‘Full Metal Jacket’ ac­tor R. Lee Ermey dies at 74

Daily Sabah (Turkey) - - Culture&Arts -

R. LEE Ermey, a for­mer Marine who made a ca­reer in Hol­ly­wood play­ing hard-nosed mil­i­tary men like Gun­nery Sgt. Hart­man in Stan­ley Kubrick’s “Full Metal Jacket,” has died.

Ermey’s long­time man­ager Bill Ro­gin says he died Sun­day morn­ing from pneu­mo­nia-re­lated com­pli­ca­tions. He was 74.

The Kanas na­tive was nom­i­nated for a Golden Globe Award for his mem­o­rable per­for­mance in “Full Metal Jacket,” in which he im­mor­tal­ized lines such as: “What is your ma­jor mal­func­tion?”

His co-stars Matthew Mo­dine and Vin­cent D’Onofrio tweeted their con­do­lences Sun­day evening.

“#Sem­perFidelis Al­ways faith­ful. Al­ways loyal. Do not go gen­tle into that good night. Rage, rage against the dy­ing of the light,” Mo­dine wrote, quot­ing the Dy­lan Thomas poem. “RIP amigo. PVT. Joker.”

Vin­cent D’Onofrio added: “Ermey was the real deal. The knowl­edge of him pass­ing brings back won­der­ful mem­o­ries of our time to­gether.”

Born Ron­ald Lee Ermey in 1944, Ermey served 11 years in the Marine Corps and spent 14 months in Viet­nam and then in Ok­i­nawa, Japan, where he be­came staff sergeant. His first film credit was as a he­li­copter pilot in Fran­cis Ford Cop­pola’s “Apoc­a­lypse Now,” which was quickly fol­lowed by a part in “The Boys in Com­pany C” as a drill in­struc­tor.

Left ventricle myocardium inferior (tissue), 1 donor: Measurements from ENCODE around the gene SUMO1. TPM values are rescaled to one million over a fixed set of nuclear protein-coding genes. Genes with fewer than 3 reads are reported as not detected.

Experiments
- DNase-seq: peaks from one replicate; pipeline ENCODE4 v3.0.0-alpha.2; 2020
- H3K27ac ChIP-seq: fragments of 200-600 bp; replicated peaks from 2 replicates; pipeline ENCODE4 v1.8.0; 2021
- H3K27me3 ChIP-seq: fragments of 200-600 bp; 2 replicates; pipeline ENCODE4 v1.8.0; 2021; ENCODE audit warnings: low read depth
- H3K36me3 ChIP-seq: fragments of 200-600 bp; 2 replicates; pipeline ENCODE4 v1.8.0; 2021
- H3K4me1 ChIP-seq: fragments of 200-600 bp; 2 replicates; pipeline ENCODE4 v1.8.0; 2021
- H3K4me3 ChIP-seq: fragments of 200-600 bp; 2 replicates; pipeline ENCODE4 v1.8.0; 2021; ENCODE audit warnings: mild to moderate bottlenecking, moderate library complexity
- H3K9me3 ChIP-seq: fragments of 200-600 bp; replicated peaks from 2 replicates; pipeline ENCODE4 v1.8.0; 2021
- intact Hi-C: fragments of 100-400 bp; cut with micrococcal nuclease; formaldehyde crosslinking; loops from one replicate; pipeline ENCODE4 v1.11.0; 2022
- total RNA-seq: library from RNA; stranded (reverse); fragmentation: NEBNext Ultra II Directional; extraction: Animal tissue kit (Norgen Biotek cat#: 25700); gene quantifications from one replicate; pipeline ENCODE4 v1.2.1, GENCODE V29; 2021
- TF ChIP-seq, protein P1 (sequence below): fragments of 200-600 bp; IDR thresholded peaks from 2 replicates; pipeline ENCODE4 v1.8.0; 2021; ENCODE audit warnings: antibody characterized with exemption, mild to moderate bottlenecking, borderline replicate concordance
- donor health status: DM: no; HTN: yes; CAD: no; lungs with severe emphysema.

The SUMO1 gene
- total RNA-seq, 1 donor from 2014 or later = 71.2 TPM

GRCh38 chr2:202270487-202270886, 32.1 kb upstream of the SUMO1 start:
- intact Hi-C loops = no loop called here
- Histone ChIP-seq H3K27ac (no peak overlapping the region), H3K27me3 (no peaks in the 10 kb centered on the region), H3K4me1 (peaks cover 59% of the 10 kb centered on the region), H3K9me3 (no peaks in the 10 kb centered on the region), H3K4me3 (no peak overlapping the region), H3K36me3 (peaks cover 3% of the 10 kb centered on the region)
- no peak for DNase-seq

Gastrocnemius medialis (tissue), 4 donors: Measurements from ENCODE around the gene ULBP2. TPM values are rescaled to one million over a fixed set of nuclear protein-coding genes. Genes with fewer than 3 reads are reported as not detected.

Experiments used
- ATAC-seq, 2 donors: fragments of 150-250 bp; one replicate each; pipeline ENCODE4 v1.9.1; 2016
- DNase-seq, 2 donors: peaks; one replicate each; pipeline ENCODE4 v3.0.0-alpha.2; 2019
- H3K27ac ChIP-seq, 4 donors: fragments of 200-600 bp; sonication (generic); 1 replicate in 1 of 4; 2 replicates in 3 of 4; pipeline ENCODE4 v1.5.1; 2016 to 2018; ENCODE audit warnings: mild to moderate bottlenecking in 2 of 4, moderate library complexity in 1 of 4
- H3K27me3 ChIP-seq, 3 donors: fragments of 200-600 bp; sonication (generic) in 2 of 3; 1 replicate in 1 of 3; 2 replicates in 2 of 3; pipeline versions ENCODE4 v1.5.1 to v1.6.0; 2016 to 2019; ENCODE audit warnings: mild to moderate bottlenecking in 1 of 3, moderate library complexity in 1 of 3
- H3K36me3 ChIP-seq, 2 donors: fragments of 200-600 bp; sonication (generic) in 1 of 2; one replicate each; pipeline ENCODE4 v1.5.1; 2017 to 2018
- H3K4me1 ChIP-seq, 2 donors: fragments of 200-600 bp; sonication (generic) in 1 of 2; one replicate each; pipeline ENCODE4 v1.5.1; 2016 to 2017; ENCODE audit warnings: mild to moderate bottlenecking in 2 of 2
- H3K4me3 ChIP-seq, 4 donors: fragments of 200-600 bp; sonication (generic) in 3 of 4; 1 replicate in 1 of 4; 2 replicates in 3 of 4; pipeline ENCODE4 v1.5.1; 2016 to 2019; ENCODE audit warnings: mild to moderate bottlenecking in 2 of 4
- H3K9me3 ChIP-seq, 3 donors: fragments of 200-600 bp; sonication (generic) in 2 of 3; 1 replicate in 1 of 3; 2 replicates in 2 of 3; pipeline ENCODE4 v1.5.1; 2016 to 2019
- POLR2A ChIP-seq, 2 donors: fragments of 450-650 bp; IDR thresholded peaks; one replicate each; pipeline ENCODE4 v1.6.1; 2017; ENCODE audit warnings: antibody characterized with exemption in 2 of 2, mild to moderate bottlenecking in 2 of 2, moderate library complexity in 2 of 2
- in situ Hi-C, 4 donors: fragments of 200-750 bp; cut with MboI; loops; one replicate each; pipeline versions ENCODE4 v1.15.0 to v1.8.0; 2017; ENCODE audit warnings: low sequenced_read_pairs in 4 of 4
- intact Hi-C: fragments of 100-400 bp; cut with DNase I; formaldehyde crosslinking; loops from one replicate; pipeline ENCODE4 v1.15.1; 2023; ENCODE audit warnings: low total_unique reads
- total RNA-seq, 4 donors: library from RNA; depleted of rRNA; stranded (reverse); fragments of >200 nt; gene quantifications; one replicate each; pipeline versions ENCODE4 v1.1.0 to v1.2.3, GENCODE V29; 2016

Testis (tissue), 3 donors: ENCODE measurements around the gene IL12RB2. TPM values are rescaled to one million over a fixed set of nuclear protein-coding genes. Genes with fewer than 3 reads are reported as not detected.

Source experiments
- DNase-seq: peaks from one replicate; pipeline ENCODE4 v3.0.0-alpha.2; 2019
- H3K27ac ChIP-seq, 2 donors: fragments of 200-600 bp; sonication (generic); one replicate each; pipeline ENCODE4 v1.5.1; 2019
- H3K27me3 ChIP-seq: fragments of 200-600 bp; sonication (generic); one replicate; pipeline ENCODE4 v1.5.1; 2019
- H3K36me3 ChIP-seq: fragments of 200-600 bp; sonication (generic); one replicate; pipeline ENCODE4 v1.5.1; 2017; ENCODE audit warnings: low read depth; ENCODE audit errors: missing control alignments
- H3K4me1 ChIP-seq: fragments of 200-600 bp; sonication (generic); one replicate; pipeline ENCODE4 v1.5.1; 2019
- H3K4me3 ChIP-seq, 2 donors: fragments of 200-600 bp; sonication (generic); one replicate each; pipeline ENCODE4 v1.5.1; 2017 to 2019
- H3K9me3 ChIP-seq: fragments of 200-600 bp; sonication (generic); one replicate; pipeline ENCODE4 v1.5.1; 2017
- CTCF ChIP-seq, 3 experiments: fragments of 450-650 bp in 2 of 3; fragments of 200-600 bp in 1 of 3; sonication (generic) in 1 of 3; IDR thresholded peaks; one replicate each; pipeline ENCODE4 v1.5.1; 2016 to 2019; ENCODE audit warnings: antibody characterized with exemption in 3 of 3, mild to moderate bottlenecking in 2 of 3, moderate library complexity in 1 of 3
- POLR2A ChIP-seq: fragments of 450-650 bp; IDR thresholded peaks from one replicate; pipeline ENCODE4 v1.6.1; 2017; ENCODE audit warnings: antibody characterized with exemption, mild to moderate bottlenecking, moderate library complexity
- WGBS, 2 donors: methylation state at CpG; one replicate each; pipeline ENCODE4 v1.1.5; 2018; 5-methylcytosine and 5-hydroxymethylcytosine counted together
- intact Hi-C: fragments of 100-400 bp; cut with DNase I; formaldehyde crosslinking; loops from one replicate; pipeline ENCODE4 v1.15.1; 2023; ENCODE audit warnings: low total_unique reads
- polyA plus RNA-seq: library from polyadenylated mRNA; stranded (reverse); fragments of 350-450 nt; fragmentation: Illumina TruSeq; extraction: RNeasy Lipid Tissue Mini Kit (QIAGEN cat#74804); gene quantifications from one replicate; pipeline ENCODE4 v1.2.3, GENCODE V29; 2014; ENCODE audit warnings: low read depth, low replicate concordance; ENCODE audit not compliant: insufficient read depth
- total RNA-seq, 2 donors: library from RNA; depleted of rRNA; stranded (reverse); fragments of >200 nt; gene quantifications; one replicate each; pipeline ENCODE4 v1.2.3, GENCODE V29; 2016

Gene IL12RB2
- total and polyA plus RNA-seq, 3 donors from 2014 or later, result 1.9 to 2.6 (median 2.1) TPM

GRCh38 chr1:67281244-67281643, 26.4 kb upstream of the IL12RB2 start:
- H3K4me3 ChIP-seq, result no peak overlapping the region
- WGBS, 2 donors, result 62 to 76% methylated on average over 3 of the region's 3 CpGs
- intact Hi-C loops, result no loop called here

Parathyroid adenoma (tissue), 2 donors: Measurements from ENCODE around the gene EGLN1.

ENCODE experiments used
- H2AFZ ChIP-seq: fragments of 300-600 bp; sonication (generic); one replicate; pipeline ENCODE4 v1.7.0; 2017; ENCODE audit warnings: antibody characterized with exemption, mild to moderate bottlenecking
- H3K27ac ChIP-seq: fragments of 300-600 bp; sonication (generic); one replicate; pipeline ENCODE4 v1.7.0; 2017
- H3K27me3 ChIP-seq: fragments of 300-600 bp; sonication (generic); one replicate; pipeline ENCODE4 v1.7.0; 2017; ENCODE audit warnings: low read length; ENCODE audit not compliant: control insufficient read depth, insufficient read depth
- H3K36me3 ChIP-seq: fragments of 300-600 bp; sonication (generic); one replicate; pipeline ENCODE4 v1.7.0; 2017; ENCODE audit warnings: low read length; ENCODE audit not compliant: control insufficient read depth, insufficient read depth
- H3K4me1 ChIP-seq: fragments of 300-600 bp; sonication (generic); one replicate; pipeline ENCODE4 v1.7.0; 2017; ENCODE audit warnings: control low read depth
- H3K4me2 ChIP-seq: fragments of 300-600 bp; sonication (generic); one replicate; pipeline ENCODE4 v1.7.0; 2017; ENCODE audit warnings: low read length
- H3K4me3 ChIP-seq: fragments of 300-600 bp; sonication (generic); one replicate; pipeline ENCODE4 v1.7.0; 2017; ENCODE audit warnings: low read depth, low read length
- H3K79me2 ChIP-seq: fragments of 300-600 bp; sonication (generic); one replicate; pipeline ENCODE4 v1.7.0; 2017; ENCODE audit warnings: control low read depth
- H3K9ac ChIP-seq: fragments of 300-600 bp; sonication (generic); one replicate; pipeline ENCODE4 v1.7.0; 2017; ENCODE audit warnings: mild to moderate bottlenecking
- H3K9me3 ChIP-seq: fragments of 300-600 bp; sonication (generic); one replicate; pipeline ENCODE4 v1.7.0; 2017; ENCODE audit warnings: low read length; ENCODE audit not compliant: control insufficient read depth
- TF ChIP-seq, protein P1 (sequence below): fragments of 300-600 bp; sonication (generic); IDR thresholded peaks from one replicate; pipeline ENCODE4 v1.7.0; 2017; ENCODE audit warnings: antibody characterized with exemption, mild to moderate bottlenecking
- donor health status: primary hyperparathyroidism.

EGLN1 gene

He raked in more than 60 cred­its in film and tele­vi­sion across his long ca­reer in the in­dus­try, of­ten play­ing au­thor­ity fig­ures in ev­ery­thing from “Se7en” to “The Texas Chain­saw Mas­sacre” re­make.

The part he would be­come most well-known for, in “Full Metal Jacket,” wasn’t even orig­i­nally his. Ermey had been brought on as a tech­ni­cal con­sul­tant for the 1987 film, but he had his eyes on the role of the bru­tal gun­nery sergeant and filmed his own au­di­tion tape of him yelling out in­sults while ten­nis balls flew at him. An im­pressed Kubrick gave him the role.

Kubrick told Rolling Stone that 50 per­cent of Ermey’s di­a­logue in the film was his own.

“In the course of hir­ing the marine re­cruits, we in­ter­viewed hun­dreds of guys. We lined them all up and did an im­pro­vi­sa­tion of the first meet­ing with the drill in­struc­tor. They didn’t know what he was go­ing to say, and we could see how they re­acted. Lee came up with, I don’t know, 150 pages of in­sults,” Kubrick said.

Ac­cord­ing to Kubrick, Ermey also had a ter­ri­ble car ac­ci­dent one night in the mid­dle of pro­duc­tion and was out for four and half months with bro­ken ribs.

Ermey would also go on to voice the lit­tle green army man Sarge in the “Toy Story” films. He also played track and field coach and Nike co-founder Bill Bow­er­man in “Pre­fontaine,” Gen­eral Kramer in “Toy Sol­diers” and Mayor Til­man in “Mis­sis­sippi Burn­ing.”

Ermey also hosted the His­tory Chan­nel se­ries “Mail Call” and “Lock N’ Load with R. Lee Ermey” and was a board mem­ber for the Na­tional Ri­fle As­so­ci­a­tion, as well as a spokesman for Glock.

“He will be greatly missed by all of us,” Ro­gin said. “It is a ter­ri­ble loss that no­body was pre­pared for.” Ro­gin says that while his char­ac­ters were of­ten hard and prin­ci­pled, the real Ermey was a fam­ily man and a kind and gen­tle soul who sup­ported the men and women who serve.

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